Calgary, AB – As part of the Western Hockey League’s 50th Season celebrations, a panel of historians selected the top 125 players in WHL history this past September. From this list, WHL fans voted at Top50.whl.ca to select the Top 50 WHL Players of All-Time. This week, the fan and panel voting results revealed the following placements:
#32 – Dennis Sobchuk (Regina Pats)
#31 – Mike Vernon (Calgary Wranglers)
#30 – Doug Wickenheiser (Regina Pats)
#32 Dennis Sobchuk (Regina Pats, 1971-74)
Sobchuk eclipsed the 50-goal mark and 100-point plateau in each of the three seasons he played for the Regina Pats from 1971 to 1974. In 1971-72, Sobchuk received the WCHL Rookie of the Year award after tallying 123 points (56-67a) in 68 regular season games. The freshman then amassed a league-best 27 playoff points to guide the Pats to the WCHL final. The following season, Sobchuk took home WCHL Most Valuable Player honours as he finished second in scoring with 147 points (67a-80a) in 66 games. His 10-point performance on January 19, 1973 is still tied for the most points by an individual in a single game.
In his final year of junior hockey, Sobchuk was again the runner-up in the scoring race with 146 points (68g-78a) in 66 regular season games. The Pats were crowned WCHL champions that season as Sobchuk led the playoffs in scoring with 31 points (10g-21a). Regina then became the first team in League history to hoist the Memorial Cup in 1974 after Sobchuk potted a hat trick in the final game.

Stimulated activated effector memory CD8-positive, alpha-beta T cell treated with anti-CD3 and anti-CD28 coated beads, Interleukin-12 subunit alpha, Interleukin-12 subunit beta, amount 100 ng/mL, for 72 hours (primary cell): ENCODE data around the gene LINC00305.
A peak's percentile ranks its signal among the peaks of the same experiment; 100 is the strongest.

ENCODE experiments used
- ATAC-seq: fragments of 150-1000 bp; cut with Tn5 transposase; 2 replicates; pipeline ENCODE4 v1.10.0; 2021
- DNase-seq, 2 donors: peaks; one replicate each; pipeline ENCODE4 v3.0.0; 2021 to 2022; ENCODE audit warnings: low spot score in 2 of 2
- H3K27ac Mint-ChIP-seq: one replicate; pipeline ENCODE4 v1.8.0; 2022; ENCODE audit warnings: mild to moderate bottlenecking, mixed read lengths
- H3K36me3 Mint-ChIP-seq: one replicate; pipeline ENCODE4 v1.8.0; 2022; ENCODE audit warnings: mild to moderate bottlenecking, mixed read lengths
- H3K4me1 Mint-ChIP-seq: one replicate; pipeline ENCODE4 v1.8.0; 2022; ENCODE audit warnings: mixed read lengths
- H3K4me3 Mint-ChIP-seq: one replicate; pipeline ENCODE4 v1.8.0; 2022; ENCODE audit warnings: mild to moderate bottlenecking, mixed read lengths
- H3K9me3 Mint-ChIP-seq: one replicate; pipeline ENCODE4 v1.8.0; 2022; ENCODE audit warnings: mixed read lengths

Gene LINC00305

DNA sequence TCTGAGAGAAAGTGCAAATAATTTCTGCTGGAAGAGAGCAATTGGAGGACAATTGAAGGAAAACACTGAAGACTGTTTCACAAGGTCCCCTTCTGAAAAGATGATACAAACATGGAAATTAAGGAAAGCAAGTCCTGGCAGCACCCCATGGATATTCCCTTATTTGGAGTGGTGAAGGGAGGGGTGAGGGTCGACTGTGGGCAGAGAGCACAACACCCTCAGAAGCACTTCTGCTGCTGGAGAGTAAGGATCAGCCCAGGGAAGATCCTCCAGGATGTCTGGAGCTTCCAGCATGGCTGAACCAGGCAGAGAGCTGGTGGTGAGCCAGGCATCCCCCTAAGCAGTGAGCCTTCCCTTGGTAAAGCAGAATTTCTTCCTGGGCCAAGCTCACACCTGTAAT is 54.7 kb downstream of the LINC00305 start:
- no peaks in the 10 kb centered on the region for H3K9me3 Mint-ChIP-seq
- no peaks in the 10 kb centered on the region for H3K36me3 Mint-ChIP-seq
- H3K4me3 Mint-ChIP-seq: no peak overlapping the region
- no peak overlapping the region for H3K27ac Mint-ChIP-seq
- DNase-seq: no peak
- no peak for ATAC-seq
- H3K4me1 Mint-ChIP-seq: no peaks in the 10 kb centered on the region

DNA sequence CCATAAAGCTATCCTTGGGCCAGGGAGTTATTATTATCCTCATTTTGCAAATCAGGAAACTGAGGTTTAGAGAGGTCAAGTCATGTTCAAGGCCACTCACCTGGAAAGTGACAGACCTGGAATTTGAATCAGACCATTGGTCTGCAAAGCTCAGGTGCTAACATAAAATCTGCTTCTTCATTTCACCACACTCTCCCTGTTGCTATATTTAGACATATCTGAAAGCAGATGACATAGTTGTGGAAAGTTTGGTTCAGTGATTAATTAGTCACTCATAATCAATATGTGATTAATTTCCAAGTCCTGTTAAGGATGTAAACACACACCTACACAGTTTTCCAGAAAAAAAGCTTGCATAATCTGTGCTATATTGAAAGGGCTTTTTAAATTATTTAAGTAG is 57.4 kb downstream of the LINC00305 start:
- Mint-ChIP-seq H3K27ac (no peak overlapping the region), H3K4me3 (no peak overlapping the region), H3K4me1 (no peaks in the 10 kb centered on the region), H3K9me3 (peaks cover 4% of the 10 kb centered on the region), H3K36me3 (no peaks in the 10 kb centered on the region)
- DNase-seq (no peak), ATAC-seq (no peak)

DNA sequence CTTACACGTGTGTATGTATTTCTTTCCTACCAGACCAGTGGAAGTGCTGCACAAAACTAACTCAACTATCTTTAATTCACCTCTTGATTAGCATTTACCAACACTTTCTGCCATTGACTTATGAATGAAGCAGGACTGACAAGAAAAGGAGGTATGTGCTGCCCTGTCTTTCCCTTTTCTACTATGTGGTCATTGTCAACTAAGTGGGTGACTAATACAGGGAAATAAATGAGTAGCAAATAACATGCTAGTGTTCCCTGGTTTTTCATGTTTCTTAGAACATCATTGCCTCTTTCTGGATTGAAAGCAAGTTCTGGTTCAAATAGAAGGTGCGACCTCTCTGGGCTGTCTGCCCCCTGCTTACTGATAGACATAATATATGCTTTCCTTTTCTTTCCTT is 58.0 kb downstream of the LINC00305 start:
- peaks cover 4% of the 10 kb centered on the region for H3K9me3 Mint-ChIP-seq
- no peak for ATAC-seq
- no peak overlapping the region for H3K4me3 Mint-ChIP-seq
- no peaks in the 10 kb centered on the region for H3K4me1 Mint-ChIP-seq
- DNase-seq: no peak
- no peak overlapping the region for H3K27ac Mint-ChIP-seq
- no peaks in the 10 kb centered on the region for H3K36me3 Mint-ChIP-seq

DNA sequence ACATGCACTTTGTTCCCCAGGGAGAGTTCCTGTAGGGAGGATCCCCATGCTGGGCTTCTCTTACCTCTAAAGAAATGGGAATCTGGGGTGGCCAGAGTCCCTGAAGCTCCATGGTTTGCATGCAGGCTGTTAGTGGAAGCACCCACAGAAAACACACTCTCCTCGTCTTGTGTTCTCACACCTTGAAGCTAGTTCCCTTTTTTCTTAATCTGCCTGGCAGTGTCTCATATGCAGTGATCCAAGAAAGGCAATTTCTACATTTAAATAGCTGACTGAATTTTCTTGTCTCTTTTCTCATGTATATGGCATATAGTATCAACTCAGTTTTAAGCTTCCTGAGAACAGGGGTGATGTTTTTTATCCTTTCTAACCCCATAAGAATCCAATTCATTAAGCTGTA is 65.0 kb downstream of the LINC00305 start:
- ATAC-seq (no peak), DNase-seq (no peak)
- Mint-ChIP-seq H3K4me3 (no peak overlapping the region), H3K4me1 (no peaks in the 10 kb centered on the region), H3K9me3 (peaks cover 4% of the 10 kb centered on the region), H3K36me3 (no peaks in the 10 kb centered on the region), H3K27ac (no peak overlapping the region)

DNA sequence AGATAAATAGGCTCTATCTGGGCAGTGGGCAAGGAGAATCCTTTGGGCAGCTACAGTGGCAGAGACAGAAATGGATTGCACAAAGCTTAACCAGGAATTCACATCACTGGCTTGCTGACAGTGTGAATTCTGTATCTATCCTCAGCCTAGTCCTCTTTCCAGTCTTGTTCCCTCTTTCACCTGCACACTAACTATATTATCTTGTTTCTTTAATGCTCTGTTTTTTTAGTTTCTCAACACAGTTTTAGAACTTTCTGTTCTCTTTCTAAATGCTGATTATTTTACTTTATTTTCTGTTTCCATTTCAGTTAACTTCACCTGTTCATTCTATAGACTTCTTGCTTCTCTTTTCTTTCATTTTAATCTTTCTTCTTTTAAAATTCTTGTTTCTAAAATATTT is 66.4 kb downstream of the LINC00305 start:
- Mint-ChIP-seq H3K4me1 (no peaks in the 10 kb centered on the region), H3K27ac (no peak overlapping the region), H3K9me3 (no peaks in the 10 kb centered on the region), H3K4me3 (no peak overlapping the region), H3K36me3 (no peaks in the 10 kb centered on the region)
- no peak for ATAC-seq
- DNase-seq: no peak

Throughout his WCHL career with the Pats, and a brief eight-game stint with the Estevan Bruins in 1970-71, Sobchuk recorded 418 points (192g-226a) in 208 regular season games and accumulated 64 points (22g-42a) in 35 postseason appearances.
The forward from Lang, SK began his pro career in the World Hockey Association and played for the Phoenix Roadrunners, Cincinnati Stingers and Edmonton Oilers. At the end of his five-year WHA career, Sobchuk had collected 331 points (145-186a) in 348 regular season games and netted 19 playoff points (11g-8a) in 25 contests. A fifth-round pick of the Philadelphia Flyers in the 1974 NHL Draft, Sobchuk spent a brief time in the NHL with the Detroit Red Wings and Quebec Nordiques.
Sobchuk, whose jersey has been retired by the Regina Pats, returned to the organization as an assistant coach for two seasons before becoming the head coach in 1988-89.
#31 Mike Vernon (Calgary Wranglers, 1980-83)
Vernon played three seasons for his hometown Calgary Wranglers from 1980 to 1983. During his rookie campaign in 1980-81, Vernon picked up 33 wins over 59 regular season appearances before backstopping the Wranglers to the League final. In each of the following two seasons, Vernon cleaned up at the WHL Awards as he took home back-to-back Most Valuable Player, Goaltender of the Year and First Team All-Star honours. The Wranglers allowed the fewest goals in the League in 1981-82 as Vernon registered 22 victories along with a 3.68 goals against average in 42 outings.